Perhaps Penny Pritzker, whose family foundation donated $100,000 to the CAC and who now also sits on the board of the CPEF, and who also chairs the finance committee of the Obama campaign can explain what has happened to the missing records?

Like Dr. Kurtz, I have conducted archival research on several continents and in dozens of libraries, from London to Managua to Berkeley to Palo Alto, even in Chicago itself, at several of its libraries. I have conducted research on issues as sensitive as the origins of the Manhattan Project to the police state set up by the Sandinistas. And not once have I found a library door closed in my face like this. Not even by the FSLN in Managua itself.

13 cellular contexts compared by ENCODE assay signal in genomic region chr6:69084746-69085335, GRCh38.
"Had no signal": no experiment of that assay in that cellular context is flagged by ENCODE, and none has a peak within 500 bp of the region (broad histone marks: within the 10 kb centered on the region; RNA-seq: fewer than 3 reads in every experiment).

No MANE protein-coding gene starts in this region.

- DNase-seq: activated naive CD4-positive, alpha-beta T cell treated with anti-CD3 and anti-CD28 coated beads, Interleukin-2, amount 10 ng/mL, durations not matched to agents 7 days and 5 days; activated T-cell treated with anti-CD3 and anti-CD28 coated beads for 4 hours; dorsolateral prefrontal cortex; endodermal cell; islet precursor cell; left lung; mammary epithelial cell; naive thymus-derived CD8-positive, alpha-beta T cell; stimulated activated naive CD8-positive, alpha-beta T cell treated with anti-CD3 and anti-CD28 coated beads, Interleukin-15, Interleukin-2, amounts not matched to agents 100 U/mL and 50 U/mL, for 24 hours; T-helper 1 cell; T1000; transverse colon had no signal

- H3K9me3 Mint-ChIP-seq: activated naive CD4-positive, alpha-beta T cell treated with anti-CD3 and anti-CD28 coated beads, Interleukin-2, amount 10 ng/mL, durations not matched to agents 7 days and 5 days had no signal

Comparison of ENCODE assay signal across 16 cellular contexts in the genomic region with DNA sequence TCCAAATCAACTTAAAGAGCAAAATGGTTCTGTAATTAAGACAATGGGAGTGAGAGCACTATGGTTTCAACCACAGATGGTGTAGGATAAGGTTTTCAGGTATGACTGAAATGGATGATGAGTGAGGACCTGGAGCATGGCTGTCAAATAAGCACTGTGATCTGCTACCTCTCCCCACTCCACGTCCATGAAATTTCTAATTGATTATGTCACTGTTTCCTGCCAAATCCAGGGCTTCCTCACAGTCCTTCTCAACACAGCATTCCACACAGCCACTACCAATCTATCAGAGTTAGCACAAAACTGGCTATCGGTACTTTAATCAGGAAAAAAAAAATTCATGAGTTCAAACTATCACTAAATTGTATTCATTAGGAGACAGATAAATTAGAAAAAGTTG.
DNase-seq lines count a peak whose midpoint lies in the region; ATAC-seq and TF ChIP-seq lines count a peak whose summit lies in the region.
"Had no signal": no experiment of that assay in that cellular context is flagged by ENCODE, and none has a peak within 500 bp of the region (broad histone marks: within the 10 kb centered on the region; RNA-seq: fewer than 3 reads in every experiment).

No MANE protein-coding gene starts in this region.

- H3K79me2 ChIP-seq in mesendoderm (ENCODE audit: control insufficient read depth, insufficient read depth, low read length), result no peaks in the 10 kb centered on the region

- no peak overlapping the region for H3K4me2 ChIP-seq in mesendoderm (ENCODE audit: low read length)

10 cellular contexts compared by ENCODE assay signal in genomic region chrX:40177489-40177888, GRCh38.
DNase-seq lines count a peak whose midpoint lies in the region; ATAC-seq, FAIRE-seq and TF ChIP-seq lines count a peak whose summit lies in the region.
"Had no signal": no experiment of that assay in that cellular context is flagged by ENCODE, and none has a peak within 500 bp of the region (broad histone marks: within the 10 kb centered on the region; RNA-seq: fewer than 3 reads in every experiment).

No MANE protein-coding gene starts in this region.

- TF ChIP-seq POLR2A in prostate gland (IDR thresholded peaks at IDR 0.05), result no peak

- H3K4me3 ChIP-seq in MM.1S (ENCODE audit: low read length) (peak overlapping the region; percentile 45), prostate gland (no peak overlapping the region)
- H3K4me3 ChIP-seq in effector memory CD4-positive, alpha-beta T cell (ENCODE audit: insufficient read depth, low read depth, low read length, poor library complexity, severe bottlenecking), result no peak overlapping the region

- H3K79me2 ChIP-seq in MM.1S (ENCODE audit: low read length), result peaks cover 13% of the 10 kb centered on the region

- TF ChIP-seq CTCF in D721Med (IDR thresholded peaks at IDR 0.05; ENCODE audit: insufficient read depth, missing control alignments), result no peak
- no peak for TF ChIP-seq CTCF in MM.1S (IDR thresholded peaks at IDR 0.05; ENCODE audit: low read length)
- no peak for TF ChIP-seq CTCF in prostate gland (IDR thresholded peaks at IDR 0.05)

This may explain why I ran into a smaller version of the door in the face from a university recently. As Global Labor readers know I laid out the basic trajectory of the CAC through a review of the CAC's financial statements, board minutes and annual and semi-annual reports, provided to me by Brown University, which housed the original national Annenberg Challenge. Once I posted my first discussion of what I found in these records, I sent additional requests for information to Brown.

However, while the representative from the university I originally corresponded with had been quite friendly and accommodating prior to my June 23 post, afterwards my additional requests for further information went unanswered. I did not pursue it at the time because I felt I had told a significant part of the story already. Thanks to the diligent work of Dr. Kurtz, however, we now know there is much more to know.

Of course, the larger question here is - why the concern? why the alarm bells? why the cover-up? is it simply because Dr. Kurtz is with National Review, the conservative magazine founded by William F. Buckley?